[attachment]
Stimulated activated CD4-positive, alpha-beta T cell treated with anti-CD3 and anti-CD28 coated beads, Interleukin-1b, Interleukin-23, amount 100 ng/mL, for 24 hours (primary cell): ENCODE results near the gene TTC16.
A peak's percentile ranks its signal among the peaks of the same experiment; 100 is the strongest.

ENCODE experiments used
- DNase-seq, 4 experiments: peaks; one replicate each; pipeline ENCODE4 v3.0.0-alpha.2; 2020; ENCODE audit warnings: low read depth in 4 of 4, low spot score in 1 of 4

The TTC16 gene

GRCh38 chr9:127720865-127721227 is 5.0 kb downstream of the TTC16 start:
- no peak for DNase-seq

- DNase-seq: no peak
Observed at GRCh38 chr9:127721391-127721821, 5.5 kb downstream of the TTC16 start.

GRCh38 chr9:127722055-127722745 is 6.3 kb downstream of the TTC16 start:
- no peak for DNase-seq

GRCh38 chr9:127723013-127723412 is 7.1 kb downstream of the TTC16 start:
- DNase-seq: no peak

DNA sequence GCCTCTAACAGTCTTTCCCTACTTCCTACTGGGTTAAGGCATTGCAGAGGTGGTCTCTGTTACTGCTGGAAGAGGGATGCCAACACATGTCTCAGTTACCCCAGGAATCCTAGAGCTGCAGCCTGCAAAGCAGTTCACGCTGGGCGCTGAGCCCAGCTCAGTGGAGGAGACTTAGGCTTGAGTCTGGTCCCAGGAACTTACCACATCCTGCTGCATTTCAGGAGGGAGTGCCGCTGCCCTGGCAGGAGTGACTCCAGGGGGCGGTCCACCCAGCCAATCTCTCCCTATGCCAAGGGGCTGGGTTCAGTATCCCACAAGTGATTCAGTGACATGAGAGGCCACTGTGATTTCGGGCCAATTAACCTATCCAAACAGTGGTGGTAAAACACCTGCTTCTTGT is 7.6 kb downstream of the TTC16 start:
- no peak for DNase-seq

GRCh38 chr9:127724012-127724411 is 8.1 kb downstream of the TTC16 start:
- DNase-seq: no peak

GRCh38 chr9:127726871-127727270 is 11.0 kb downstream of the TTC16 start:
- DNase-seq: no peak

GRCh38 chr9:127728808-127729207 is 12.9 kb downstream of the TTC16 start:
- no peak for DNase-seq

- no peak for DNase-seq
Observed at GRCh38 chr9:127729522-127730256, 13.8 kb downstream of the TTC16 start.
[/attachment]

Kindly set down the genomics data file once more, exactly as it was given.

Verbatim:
Stimulated activated CD4-positive, alpha-beta T cell treated with anti-CD3 and anti-CD28 coated beads, Interleukin-1b, Interleukin-23, amount 100 ng/mL, for 24 hours (primary cell): ENCODE results near the gene TTC16.
A peak's percentile ranks its signal among the peaks of the same experiment; 100 is the strongest.

ENCODE experiments used
- DNase-seq, 4 experiments: peaks; one replicate each; pipeline ENCODE4 v3.0.0-alpha.2; 2020; ENCODE audit warnings: low read depth in 4 of 4, low spot score in 1 of 4

The TTC16 gene

GRCh38 chr9:127720865-127721227 is 5.0 kb downstream of the TTC16 start:
- no peak for DNase-seq

- DNase-seq: no peak
Observed at GRCh38 chr9:127721391-127721821, 5.5 kb downstream of the TTC16 start.

GRCh38 chr9:127722055-127722745 is 6.3 kb downstream of the TTC16 start:
- no peak for DNase-seq

GRCh38 chr9:127723013-127723412 is 7.1 kb downstream of the TTC16 start:
- DNase-seq: no peak

DNA sequence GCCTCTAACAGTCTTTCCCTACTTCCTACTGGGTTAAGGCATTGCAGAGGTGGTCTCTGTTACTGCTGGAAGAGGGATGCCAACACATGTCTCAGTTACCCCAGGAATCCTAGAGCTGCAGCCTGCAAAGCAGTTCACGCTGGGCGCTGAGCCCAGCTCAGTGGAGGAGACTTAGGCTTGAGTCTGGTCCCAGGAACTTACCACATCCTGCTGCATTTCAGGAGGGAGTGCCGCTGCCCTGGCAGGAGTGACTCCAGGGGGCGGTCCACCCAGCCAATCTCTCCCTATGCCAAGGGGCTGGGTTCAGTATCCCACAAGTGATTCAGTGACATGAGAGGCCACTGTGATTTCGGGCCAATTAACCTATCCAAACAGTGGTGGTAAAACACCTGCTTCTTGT is 7.6 kb downstream of the TTC16 start:
- no peak for DNase-seq

GRCh38 chr9:127724012-127724411 is 8.1 kb downstream of the TTC16 start:
- DNase-seq: no peak

GRCh38 chr9:127726871-127727270 is 11.0 kb downstream of the TTC16 start:
- DNase-seq: no peak

GRCh38 chr9:127728808-127729207 is 12.9 kb downstream of the TTC16 start:
- no peak for DNase-seq

- no peak for DNase-seq
Observed at GRCh38 chr9:127729522-127730256, 13.8 kb downstream of the TTC16 start.